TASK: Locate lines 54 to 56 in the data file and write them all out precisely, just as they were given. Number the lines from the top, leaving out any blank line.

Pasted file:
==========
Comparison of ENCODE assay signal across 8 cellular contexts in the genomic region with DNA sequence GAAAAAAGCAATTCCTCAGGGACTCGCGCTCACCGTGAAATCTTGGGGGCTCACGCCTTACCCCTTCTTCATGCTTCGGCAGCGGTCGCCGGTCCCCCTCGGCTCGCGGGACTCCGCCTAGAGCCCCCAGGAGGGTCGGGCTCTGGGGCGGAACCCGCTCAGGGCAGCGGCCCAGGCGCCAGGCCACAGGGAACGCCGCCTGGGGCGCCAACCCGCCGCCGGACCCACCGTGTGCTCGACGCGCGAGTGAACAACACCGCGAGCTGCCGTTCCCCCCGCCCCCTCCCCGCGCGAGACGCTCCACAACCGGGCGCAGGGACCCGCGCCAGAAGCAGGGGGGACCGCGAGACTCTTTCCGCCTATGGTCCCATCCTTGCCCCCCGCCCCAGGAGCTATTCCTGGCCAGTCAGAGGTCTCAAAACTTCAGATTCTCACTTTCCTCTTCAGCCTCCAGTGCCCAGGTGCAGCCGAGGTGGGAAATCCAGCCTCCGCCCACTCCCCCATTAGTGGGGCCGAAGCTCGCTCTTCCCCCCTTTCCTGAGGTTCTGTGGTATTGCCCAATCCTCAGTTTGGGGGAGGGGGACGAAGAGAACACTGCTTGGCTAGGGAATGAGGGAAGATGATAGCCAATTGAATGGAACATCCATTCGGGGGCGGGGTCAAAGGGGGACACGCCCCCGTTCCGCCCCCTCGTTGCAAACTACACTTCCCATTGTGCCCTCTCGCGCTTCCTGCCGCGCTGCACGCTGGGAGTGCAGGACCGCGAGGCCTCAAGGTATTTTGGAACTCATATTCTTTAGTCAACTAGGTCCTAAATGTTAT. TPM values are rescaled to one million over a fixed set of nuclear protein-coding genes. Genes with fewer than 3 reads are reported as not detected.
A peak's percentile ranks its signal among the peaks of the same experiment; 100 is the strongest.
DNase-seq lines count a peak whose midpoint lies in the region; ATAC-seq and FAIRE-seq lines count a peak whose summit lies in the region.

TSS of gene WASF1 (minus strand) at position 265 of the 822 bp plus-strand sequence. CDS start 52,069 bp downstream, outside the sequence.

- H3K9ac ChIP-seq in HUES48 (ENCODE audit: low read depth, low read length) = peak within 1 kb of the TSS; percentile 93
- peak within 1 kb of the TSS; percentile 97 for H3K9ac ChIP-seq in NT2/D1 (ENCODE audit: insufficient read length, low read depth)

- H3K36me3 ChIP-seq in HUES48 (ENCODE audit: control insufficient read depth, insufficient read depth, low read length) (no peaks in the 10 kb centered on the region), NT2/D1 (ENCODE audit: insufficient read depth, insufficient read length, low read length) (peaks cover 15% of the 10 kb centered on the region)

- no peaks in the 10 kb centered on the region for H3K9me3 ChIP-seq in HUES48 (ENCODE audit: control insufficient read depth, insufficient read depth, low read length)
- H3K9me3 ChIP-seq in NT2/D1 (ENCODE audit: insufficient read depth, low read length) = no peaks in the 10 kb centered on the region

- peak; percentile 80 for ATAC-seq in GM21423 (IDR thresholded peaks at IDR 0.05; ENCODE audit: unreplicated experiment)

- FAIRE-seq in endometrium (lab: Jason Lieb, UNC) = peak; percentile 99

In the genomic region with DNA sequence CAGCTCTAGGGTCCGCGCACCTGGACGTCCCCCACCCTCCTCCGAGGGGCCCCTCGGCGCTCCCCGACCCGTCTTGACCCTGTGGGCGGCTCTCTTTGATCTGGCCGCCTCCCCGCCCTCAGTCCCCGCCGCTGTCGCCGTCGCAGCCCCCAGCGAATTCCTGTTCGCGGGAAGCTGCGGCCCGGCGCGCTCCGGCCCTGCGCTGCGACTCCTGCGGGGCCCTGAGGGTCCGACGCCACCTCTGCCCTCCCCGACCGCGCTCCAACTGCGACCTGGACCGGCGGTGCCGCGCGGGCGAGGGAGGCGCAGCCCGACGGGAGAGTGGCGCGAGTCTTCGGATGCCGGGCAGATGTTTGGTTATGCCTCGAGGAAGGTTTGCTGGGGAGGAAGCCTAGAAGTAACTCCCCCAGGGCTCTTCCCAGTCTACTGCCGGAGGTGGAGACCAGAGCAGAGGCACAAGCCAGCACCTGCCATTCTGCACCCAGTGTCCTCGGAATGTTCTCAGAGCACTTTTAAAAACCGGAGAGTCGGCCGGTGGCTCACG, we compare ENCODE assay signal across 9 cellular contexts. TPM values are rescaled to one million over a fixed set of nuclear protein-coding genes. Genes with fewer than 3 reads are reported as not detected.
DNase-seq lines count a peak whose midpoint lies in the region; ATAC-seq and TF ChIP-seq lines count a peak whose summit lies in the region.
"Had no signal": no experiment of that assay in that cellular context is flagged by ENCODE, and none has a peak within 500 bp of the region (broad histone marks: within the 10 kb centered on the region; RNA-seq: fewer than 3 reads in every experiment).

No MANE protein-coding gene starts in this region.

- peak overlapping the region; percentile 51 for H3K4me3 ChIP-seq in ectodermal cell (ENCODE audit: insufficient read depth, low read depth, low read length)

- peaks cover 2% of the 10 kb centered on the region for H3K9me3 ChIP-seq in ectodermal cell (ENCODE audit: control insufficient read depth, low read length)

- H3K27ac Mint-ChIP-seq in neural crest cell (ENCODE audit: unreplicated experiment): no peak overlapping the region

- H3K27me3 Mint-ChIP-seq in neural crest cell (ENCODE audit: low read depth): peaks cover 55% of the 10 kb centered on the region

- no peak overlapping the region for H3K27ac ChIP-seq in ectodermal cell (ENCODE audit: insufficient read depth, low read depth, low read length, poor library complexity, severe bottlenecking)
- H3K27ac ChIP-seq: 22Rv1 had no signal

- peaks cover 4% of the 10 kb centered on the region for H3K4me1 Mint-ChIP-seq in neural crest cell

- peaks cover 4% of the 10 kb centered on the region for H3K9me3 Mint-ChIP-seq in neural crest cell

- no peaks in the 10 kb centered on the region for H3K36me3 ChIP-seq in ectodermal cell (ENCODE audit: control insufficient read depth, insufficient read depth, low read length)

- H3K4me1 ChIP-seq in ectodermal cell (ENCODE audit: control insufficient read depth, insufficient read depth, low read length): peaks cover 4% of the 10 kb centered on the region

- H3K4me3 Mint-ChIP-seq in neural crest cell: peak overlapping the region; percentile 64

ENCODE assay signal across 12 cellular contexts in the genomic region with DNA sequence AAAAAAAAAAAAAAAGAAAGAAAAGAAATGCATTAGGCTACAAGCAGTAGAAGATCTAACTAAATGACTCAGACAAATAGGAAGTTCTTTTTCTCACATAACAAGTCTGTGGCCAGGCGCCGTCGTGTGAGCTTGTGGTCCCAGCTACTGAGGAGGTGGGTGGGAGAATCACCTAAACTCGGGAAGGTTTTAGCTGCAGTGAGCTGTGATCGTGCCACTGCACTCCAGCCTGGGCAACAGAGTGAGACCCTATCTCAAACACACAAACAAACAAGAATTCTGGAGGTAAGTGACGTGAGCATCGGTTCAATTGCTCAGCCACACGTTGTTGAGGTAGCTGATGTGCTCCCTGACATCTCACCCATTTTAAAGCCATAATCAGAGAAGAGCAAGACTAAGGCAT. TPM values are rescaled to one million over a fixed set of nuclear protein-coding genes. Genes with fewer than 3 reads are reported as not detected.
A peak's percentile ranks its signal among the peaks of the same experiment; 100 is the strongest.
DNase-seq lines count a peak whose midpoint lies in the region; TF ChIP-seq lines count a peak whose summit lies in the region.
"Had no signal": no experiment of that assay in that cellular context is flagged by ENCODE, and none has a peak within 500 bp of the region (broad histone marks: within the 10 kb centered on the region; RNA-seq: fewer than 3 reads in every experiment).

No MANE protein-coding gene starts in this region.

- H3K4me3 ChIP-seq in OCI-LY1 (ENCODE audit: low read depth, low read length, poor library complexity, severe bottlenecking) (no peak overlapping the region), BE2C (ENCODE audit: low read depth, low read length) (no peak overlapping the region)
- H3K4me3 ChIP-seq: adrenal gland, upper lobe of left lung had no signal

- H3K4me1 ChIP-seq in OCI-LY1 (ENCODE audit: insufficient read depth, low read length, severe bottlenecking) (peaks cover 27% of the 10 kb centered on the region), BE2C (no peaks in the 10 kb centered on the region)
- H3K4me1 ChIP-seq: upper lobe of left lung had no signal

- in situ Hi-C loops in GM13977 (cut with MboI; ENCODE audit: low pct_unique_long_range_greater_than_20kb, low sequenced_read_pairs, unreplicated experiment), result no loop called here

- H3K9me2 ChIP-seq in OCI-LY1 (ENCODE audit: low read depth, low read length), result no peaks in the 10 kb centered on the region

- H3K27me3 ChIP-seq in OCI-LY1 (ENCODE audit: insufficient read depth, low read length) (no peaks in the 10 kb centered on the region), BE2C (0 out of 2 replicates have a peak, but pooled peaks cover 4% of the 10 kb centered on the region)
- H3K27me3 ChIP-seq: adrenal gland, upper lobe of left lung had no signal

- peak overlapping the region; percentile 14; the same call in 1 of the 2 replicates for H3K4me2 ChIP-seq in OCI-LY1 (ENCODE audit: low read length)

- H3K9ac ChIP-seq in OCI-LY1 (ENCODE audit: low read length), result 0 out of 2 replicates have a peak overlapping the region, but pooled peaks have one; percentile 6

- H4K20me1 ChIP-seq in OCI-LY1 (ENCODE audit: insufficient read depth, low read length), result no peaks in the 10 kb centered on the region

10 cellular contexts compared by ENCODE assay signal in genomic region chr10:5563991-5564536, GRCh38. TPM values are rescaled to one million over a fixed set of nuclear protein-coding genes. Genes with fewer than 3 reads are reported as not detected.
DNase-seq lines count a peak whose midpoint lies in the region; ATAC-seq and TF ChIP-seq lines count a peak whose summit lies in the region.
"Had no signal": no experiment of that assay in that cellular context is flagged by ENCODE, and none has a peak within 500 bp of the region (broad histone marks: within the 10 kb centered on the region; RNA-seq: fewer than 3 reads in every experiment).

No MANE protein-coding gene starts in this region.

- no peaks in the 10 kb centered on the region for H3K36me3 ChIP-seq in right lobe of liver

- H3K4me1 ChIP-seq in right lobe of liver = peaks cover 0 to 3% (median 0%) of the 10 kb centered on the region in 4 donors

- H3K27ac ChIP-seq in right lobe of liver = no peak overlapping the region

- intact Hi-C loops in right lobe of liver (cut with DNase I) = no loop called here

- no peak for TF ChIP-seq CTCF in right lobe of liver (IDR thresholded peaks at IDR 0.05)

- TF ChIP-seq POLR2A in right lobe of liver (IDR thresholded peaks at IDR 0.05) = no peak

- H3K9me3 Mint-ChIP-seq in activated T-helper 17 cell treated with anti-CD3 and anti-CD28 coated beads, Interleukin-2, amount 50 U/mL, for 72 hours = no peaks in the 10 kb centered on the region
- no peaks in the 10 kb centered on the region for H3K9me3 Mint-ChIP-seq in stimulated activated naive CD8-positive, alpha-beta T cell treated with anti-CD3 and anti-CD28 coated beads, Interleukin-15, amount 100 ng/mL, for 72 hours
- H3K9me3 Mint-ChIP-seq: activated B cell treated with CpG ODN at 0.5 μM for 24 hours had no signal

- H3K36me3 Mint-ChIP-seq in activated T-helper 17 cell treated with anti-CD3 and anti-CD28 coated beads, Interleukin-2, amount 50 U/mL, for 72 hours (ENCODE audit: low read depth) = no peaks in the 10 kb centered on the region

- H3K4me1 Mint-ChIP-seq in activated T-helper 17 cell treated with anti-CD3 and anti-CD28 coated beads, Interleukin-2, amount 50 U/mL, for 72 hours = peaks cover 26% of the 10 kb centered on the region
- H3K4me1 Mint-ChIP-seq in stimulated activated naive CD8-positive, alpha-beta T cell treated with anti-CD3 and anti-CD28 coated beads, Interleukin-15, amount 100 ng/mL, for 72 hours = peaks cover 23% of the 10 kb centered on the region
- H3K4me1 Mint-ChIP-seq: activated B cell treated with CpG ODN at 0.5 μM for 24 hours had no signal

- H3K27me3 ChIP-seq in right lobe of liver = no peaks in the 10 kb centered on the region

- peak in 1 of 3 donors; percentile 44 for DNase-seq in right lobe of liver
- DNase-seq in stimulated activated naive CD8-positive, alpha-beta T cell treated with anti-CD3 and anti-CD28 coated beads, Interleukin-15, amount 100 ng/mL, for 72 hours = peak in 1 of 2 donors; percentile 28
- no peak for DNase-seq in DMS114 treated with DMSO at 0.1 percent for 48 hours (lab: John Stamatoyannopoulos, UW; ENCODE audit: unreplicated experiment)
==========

- no peaks in the 10 kb centered on the region for H3K9me3 Mint-ChIP-seq in stimulated activated naive CD8-positive, alpha-beta T cell treated with anti-CD3 and anti-CD28 coated beads, Interleukin-15, amount 100 ng/mL, for 72 hours
- H3K9me3 Mint-ChIP-seq: activated B cell treated with CpG ODN at 0.5 μM for 24 hours had no signal

- H3K36me3 Mint-ChIP-seq in activated T-helper 17 cell treated with anti-CD3 and anti-CD28 coated beads, Interleukin-2, amount 50 U/mL, for 72 hours (ENCODE audit: low read depth) = no peaks in the 10 kb centered on the region